The operator sought a solution to not only reduce the costs associated with drilling this highly depleted reservoir formation, but also mitigate invasion damage that inevitably affects overall production volumes. Although underbalanced drilling had been used in similar situations, the operator considered the challenges of this well before execution. The horizontal well design contained a vertical section of about 1,640 ft (500 m). Challenges to account for while drilling the horizontal leg included designing appropriate directional drilling equipment for use with a multiphase fluid, cleaning the hole in the horizontal leg, maintaining underbalanced wellbore pressures in the presence of high annular pressure loss, and achieving drilling performance to offset the cost incurred by underbalanced drilling.
For the given reservoir pressure of 3.5 lb/gal (419 kg/m3) EMW, a nitrified foam system was designed to achieve an equivalent circulating density (ECD) below 3.5 lb/gal (419 kg/m3) EMW. The foam system used a specially formulated polymer system to yield a high foam quality for suspension and cutting carrying capacity. The directional drilling equipment consisted of a special mud motor and extended range electromagnetic measurement-while-drilling (MWD) system to enable drilling with a multiphase fluid system. In addition, a downhole isolation valve deployed inside the casing string enabled isolating the live well while tripping. Using the custom underbalanced system, the operator drilled the well to total depth (TD) in just 3 days and achieved an ROP average of 49 ft/hr (15 m/hr). The paper outlines the planning and design of the underbalanced drilling package, the wellsite execution, and the achieved results.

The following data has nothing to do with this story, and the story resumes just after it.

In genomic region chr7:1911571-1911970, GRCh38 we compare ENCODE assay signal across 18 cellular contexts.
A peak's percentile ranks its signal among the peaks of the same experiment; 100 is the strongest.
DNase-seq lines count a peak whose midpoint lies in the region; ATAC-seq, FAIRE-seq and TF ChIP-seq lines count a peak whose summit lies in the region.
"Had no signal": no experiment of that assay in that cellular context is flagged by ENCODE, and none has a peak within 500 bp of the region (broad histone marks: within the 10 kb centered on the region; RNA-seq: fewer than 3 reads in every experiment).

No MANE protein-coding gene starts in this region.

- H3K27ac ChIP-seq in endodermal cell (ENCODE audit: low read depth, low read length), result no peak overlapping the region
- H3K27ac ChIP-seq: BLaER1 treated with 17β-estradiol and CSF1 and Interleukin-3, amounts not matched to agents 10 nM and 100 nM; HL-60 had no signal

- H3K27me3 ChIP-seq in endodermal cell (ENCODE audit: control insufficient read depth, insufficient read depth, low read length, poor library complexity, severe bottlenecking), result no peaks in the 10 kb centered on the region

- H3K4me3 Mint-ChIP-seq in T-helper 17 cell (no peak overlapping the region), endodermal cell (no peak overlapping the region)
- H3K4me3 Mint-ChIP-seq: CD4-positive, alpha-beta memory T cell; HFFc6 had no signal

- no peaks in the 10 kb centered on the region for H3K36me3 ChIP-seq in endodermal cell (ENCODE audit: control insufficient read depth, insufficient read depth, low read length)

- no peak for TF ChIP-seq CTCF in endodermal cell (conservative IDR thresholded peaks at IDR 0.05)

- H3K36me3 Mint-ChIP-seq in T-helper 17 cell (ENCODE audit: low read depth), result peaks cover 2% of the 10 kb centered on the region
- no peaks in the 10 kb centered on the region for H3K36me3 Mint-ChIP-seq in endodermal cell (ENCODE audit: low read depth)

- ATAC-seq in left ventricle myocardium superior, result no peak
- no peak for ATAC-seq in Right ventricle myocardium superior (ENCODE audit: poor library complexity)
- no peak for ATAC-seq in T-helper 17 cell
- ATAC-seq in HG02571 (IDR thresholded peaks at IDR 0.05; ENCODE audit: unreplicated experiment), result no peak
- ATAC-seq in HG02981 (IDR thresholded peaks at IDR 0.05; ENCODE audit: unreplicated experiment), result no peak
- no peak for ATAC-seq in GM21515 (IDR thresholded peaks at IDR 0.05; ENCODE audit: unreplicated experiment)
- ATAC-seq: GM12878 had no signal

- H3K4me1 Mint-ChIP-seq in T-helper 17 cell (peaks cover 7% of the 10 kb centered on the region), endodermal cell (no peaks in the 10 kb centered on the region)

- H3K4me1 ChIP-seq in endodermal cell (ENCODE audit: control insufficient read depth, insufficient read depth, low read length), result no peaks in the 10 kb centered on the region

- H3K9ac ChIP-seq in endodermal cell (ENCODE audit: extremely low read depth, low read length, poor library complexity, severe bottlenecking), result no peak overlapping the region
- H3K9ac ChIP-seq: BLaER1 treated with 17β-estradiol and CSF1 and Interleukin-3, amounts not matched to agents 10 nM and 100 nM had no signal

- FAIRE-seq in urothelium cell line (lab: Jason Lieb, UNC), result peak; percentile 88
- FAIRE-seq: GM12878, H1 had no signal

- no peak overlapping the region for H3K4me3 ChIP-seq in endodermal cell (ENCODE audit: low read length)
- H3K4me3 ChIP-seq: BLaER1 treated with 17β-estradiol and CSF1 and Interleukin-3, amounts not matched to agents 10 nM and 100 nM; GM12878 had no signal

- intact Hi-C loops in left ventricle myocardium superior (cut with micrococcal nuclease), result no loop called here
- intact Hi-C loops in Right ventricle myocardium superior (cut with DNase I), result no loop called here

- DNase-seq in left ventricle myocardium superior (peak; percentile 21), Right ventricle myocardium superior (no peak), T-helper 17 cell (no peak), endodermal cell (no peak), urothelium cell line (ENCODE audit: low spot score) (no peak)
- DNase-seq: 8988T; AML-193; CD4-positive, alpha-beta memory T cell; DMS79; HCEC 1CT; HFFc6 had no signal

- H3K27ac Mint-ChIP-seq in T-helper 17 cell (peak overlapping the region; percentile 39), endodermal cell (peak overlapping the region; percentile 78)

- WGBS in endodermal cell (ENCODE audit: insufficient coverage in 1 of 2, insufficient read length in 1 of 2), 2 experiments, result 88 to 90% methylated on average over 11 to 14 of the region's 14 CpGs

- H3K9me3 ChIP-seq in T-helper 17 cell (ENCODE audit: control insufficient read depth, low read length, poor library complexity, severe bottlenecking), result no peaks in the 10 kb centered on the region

Khalid, Ali (Weatherford) | Ashraf, Qasim (Weatherford) | Nusair, Mohd. Khair (Weatherford) | Luqman, Khurram (Weatherford) | Shah, Rizwan (Weatherford) | Ghulam N, Agha (PPL) | Ali, Muhammad (PPL) | Hasan, Naveed (PPL) | Baig, Umair A. (PPL) | Sajjad, Muhammad (PPL)
This paper reviews the recently concluded first near balanced nitrified stiff foam drilling application to drill Sui Main Limestone in Sui field Pakistan. The target Sui Main Limestone formation presented numerous drilling challenges in this field. While drilling conventionally total irrecoverable losses were encountered and the resulting loss in head caused the well to kick in. Simultaneously dealing with both these problems resulted in a great amount of NPT, sometimes which extended to a period of months. To address the said problems in an effective and efficient manner, an application of a highly innovative method was considered. Thus a near balanced stiff foam system was designed and found to be highly applicable to drill the Sui Main Limestone formation.
The design of a Near-Balanced Stiff Foam Drilling system (NBD) is first discussed in the paper, which is followed by an overview of the delivered results. While drilling the entire Sui Main Limestone formation no single event of circulation loss was recorded. Also throughout the entire drilling phase "near balanced" conditions were maintained successfully and no influx from the formation was allowed to enter the wellbore. In addition to completing these objectives, another remarkable achievement was that this section was drilled in a record time of 3 days with an average ROP of 14 m/hr while maintaining excellent hole cleaning and no other related drilling problems. In comparison of offset wells where drilling of the same formation would take sometimes up to 3 months, if drilled conventionally.